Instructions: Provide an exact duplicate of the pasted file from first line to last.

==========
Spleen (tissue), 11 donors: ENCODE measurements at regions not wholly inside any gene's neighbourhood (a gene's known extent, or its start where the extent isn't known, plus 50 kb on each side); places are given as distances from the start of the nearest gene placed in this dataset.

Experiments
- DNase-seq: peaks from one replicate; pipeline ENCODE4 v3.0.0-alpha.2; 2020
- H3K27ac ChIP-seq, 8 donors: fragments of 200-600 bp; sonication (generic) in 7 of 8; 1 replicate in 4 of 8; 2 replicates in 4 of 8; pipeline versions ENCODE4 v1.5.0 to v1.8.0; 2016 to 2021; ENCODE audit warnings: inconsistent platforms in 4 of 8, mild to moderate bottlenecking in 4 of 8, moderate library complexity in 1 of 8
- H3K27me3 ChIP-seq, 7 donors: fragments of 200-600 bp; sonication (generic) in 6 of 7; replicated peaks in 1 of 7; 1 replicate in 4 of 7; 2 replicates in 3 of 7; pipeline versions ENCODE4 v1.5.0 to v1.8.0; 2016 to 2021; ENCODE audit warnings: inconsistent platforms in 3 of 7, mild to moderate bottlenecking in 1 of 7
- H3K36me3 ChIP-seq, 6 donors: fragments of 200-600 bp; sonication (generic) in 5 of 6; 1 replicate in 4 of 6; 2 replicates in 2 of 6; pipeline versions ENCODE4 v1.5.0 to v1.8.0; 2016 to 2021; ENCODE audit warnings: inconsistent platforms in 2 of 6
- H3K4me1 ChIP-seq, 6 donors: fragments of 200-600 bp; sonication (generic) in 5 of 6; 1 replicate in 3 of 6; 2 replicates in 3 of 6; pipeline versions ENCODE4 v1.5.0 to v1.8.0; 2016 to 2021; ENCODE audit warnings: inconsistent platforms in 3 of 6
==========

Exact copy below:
Spleen (tissue), 11 donors: ENCODE measurements at regions not wholly inside any gene's neighbourhood (a gene's known extent, or its start where the extent isn't known, plus 50 kb on each side); places are given as distances from the start of the nearest gene placed in this dataset.

Experiments
- DNase-seq: peaks from one replicate; pipeline ENCODE4 v3.0.0-alpha.2; 2020
- H3K27ac ChIP-seq, 8 donors: fragments of 200-600 bp; sonication (generic) in 7 of 8; 1 replicate in 4 of 8; 2 replicates in 4 of 8; pipeline versions ENCODE4 v1.5.0 to v1.8.0; 2016 to 2021; ENCODE audit warnings: inconsistent platforms in 4 of 8, mild to moderate bottlenecking in 4 of 8, moderate library complexity in 1 of 8
- H3K27me3 ChIP-seq, 7 donors: fragments of 200-600 bp; sonication (generic) in 6 of 7; replicated peaks in 1 of 7; 1 replicate in 4 of 7; 2 replicates in 3 of 7; pipeline versions ENCODE4 v1.5.0 to v1.8.0; 2016 to 2021; ENCODE audit warnings: inconsistent platforms in 3 of 7, mild to moderate bottlenecking in 1 of 7
- H3K36me3 ChIP-seq, 6 donors: fragments of 200-600 bp; sonication (generic) in 5 of 6; 1 replicate in 4 of 6; 2 replicates in 2 of 6; pipeline versions ENCODE4 v1.5.0 to v1.8.0; 2016 to 2021; ENCODE audit warnings: inconsistent platforms in 2 of 6
- H3K4me1 ChIP-seq, 6 donors: fragments of 200-600 bp; sonication (generic) in 5 of 6; 1 replicate in 3 of 6; 2 replicates in 3 of 6; pipeline versions ENCODE4 v1.5.0 to v1.8.0; 2016 to 2021; ENCODE audit warnings: inconsistent platforms in 3 of 6